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Carabetta v. Carabetta - 182 Conn. 344, 438 A.2d 109 (1980)

Rule:

As to solemnization, a governing statute section, entitled who may join persons in marriage, provides: All judges and justices of the peace may join persons in marriage and all ordained or licensed clergymen belonging to the state or any other state so long as they continue in the work of the ministry may join persons in marriage and all marriages attempted to be celebrated by any other person shall be void; but all marriages, which shall be solemnized according to the forms and usages of any religious denomination in the state shall be valid. Conn. Gen. Stat. § 7306 (Rev. 1949), as amended by Conn. Gen. Stat. § 1281b (Supp. 1951) and by Conn. Gen. Stat. § 2251c (Supp. 1953). The celebration of a marriage by a person not authorized by this section to do so, renders a marriage void.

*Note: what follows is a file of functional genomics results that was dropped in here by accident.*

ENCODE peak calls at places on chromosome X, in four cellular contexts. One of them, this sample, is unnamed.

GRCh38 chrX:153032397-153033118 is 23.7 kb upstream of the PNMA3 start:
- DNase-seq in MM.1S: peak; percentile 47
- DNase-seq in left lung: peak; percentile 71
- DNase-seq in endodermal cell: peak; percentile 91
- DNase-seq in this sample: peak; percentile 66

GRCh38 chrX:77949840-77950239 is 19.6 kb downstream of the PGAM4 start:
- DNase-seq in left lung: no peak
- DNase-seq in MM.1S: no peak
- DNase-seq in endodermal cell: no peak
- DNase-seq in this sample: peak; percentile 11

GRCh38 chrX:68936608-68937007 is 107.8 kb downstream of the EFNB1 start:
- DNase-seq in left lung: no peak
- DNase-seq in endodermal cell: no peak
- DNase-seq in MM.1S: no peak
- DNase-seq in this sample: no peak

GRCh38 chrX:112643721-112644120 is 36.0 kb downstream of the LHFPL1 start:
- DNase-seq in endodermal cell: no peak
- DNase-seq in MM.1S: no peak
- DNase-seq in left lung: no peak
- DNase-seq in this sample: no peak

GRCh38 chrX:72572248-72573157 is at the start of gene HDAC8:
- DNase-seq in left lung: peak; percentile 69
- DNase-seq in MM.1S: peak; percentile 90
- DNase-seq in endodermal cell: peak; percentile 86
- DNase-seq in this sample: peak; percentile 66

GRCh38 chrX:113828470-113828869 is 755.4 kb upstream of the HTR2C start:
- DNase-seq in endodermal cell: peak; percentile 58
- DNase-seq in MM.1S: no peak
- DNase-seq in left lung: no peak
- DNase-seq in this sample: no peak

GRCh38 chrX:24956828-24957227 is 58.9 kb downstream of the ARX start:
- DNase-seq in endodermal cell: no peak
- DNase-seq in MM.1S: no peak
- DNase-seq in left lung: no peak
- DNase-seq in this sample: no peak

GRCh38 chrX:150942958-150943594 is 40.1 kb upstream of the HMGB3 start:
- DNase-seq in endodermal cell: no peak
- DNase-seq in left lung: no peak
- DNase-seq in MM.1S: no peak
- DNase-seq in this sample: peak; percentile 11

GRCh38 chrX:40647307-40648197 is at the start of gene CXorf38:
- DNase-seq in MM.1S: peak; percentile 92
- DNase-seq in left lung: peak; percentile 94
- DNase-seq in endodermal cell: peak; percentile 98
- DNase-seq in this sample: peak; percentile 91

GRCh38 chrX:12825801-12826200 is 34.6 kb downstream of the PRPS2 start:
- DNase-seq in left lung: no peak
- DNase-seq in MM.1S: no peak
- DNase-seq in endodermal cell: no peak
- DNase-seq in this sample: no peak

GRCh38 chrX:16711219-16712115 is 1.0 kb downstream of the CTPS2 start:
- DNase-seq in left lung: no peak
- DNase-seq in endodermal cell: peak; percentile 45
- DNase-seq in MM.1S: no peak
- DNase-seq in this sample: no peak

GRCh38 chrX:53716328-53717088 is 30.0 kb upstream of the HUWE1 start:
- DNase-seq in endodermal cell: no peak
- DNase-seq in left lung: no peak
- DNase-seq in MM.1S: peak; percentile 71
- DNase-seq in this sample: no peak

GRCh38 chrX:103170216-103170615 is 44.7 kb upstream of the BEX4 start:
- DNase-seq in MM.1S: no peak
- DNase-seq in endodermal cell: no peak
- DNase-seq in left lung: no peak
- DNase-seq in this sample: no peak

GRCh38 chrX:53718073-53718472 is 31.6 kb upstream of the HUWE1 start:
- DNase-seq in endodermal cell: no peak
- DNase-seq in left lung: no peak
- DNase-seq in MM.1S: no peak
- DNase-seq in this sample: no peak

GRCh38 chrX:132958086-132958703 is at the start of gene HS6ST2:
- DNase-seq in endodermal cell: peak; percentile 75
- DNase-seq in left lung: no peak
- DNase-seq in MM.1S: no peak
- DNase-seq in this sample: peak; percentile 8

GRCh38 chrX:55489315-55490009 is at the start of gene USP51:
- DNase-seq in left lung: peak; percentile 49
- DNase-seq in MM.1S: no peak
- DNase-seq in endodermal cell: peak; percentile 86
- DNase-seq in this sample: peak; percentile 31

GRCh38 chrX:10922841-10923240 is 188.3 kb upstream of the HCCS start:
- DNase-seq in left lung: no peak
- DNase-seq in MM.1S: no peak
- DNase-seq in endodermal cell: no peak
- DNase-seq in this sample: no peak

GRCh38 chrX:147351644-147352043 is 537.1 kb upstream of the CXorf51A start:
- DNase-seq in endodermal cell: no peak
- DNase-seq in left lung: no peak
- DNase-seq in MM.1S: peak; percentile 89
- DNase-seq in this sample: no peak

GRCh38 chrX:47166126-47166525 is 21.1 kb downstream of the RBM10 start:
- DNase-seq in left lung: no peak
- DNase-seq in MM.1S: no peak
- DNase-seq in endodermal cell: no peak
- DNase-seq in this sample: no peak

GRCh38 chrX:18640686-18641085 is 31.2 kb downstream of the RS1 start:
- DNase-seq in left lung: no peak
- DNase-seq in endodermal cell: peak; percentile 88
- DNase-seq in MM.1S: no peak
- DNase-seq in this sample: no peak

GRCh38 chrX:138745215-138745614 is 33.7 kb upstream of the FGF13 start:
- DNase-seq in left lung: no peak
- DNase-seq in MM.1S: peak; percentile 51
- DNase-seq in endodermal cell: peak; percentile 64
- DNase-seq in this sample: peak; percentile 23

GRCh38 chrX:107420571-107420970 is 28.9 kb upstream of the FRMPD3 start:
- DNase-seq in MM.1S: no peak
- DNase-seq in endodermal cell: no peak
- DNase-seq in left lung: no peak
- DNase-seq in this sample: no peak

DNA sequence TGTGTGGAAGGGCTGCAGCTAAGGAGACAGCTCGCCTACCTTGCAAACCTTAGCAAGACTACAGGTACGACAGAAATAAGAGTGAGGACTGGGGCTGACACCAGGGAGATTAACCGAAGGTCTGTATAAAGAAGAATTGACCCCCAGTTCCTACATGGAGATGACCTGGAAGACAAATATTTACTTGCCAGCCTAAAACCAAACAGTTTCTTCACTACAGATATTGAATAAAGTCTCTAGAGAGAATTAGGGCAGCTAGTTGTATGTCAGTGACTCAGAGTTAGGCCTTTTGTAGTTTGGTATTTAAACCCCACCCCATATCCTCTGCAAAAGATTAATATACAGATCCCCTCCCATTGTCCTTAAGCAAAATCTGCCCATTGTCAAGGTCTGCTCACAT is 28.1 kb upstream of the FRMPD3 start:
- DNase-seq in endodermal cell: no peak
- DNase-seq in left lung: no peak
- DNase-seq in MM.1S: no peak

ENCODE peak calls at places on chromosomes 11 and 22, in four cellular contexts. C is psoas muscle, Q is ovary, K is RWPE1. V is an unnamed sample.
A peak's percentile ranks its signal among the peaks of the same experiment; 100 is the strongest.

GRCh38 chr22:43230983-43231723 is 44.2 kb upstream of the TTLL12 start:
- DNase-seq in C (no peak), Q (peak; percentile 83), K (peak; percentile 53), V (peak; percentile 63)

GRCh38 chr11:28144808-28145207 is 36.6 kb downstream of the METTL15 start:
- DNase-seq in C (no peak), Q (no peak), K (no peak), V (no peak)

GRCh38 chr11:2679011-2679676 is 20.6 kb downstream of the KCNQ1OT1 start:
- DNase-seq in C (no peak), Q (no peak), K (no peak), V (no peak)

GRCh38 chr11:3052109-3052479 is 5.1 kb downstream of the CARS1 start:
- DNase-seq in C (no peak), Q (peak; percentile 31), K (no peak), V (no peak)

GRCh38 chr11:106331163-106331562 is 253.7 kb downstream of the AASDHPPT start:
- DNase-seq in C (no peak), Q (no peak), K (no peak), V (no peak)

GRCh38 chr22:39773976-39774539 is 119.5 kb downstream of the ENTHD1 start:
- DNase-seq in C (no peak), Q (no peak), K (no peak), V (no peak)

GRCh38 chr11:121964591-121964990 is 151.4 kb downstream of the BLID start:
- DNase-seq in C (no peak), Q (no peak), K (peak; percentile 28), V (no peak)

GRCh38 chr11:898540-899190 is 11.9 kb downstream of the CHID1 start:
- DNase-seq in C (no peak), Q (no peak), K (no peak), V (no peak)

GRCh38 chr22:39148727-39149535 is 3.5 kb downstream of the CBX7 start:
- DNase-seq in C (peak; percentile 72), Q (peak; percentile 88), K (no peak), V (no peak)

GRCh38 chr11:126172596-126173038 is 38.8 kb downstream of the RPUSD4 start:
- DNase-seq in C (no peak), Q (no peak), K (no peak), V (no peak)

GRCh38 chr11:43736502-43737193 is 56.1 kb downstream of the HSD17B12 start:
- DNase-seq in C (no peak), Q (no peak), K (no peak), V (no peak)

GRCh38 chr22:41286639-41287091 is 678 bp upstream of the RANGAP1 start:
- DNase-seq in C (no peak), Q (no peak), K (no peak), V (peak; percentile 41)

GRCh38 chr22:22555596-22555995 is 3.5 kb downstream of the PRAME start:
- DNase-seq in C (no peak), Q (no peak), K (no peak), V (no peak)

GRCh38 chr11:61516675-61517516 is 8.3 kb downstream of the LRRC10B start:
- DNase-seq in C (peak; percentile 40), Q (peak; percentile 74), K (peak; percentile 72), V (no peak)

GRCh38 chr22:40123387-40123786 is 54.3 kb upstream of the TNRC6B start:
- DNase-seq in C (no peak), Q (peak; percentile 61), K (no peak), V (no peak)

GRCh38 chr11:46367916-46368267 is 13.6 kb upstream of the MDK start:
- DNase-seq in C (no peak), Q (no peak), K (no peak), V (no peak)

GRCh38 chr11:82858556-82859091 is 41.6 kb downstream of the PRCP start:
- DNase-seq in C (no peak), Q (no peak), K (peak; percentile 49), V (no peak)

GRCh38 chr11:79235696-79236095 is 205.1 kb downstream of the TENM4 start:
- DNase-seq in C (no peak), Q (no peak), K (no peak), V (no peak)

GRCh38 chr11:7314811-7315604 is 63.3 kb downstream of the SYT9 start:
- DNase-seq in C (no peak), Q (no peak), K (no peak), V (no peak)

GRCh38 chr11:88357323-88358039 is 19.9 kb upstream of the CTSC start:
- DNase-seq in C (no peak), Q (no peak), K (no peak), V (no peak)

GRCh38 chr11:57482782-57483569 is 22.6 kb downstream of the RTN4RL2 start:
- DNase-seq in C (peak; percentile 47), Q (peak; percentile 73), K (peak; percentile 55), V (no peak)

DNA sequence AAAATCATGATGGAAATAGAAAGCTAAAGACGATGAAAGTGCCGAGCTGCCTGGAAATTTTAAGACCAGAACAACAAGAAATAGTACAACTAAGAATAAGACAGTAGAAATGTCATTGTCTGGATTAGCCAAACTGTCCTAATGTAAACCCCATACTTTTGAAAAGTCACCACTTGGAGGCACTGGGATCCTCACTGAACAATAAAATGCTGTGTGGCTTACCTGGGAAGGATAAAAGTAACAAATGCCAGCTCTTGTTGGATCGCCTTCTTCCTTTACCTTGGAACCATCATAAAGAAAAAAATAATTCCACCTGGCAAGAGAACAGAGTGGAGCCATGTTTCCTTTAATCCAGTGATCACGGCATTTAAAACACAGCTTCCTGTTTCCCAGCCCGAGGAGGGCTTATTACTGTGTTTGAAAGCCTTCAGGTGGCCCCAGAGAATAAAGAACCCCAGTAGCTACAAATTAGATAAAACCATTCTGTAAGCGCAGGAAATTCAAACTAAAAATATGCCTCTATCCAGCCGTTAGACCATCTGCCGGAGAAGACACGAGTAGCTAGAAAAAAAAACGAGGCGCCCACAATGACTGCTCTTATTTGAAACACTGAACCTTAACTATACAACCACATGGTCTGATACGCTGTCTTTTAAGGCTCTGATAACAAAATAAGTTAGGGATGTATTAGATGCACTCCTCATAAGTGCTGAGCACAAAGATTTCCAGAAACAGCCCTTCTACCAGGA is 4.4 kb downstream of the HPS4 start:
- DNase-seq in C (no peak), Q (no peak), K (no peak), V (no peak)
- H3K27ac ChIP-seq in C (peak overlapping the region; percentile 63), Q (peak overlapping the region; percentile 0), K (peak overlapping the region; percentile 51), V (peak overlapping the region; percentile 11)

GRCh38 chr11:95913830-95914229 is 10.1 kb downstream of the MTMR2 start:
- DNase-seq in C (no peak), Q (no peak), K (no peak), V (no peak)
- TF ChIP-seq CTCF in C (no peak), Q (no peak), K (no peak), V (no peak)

Facts:

Plaintiff, Evelyn B. Carabetta, and the defendant, Joseph F. Carabetta were duly married in a church, but they did not obtain a marriage license. Thereafter, the couple lived together and raised four children together, all of whose birth certificates listed Joseph as their father. When Evelyn filed for a divorce, Joseph contended that they were not legally married, even though he had never before disputed the legitimacy of the marriage. The trial court determined that the parties had never been legally married and granted Joseph’s motion to dismiss for lack of jurisdiction over the subject matter. Evelyn appealed.

Issue:

Is a marriage, solemnized according to an appropriate religious ceremony but without compliance with the statutory requirement of a marriage license, void under Connecticut law?

Answer:

No.

Conclusion:

The Court held that a marriage duly solemnized but deficient for want of a marriage license was not void for lack of a marriage license, but was voidable. According to the Court, in the absence of express language in the governing statute declaring a marriage void for failure to observe a statutory requirement, such a marriage, though imperfect, was dissoluble rather than void. In the case at bar, the Connecticut Legislature's failure to expressly characterize as void a marriage properly celebrated without a license meant that such a marriage was not invalid.

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